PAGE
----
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Being the Deerslayer’s Wife, I was so excited to try out the meat. It had quite a reputation. And after all, this is what I do.  As I use the meat for all my favorite recipes, such as Venison Parmesan, Pecan Crusted Venison Steaks, Seared Tenderloins or Backstrap, Bacon-Wrapped Garlic Football Roast, and all the others, I’ll share with my readers my findings regarding any differences that I discover between the axis and whitetail.

The first night that we brought it home and processed it, I noticed the gorgeous deep, rich mahogany color of the meat, deeper in color than whitetail.  There was also more fat on it than what I was used to seeing on whitetail.  In the Deerslayer household, we don’t really care for fat  that some whitetail have.  It kinda coats the inside of your mouth and doesn’t seem to add good flavor to the meat.  For the sake of experimentation, we decided to grill the tenderloins of the axis, one trimmed of fat and the other with the fat left on.

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It was the consensus of the family that both tenderloins, seared to a glorious medium-rare were as good as, if not better than, whitetail.  The tenderloin that had the fat left intact was as flavorful as can be. There was no unpleasant after-taste or mouth-feel.  I’ll continue to compare and share.  I’ll keep you posted.

 

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Christmas Decor for the Discerning Deerslayer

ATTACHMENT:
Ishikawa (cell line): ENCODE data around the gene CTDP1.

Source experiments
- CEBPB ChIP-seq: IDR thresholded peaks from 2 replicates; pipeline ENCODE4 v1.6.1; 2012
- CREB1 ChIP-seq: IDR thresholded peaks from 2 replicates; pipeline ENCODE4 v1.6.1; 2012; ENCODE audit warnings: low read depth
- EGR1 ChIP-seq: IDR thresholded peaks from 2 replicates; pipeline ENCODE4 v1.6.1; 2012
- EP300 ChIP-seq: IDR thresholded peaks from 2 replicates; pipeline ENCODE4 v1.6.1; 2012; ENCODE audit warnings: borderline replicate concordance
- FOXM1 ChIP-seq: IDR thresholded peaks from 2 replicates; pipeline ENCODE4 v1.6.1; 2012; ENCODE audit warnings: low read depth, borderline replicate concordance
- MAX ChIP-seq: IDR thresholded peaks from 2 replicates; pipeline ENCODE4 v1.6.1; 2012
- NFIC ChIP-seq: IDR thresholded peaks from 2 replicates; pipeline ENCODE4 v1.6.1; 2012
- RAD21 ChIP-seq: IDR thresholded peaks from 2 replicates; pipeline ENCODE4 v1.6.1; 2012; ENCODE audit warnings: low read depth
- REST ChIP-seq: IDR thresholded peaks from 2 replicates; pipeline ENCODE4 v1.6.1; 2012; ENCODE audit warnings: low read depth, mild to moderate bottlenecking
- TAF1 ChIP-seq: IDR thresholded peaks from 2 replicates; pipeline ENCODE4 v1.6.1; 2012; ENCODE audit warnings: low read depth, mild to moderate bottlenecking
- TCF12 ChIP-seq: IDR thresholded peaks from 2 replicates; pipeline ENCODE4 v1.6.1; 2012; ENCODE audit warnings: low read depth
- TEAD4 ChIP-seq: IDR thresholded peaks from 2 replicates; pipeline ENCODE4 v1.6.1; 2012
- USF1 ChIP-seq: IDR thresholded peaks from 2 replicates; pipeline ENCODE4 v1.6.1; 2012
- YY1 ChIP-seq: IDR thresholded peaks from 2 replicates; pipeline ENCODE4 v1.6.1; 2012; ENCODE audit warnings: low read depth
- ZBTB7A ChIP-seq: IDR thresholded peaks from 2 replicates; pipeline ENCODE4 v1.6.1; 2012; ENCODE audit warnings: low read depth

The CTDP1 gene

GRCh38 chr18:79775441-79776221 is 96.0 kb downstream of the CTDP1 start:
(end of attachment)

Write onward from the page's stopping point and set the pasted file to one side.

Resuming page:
I think it’s safe to say, readers, that being a Deerslayer household means that life is a little bit different from ordinary households.  It permeates every nook and cranny of your existence. This seems most glaring  during the Christmas season.

While other families are wearing matching sweaters and caroling, we’re loading the truck for a weekend of hunting.  Christmas parties give way to camping, sitting by a fire, sharing stories, looking at the stars, and listening to the coyotes.

I have to admit that I cannot blame Deerslayer for the timing. Granted, the coolers and camo and other paraphernalia strewn about the house during this time of year do add a certain  unique ambience that is unmistakable. Christmas DOES fall during hunting season in South Texas, after all.

This tray holds sheds that we’ve collected over the years as well as ornaments that were on my Christmas tree when I was a child and some fresh and festive clementines.

It can be pretty hard to prepare for Christmas while we’re in the midst of hunting season. This is when being a Deerslayer’s wife gets complicated.  There are gifts that need to be bought and wrapped, a tree that needs to be thoughtfully chosen and decorated, cards for teachers and helpers that need to be written out, tamales that need to be made. You get the idea.

Grab the wine.  Take a deep breath. Perhaps block a few phone numbers like the homeroom mom’s or committee member’s.  Do the stuff that you must, delegate out some of the other chores.  Focus on what makes your family happy.  Remember the reason for the season.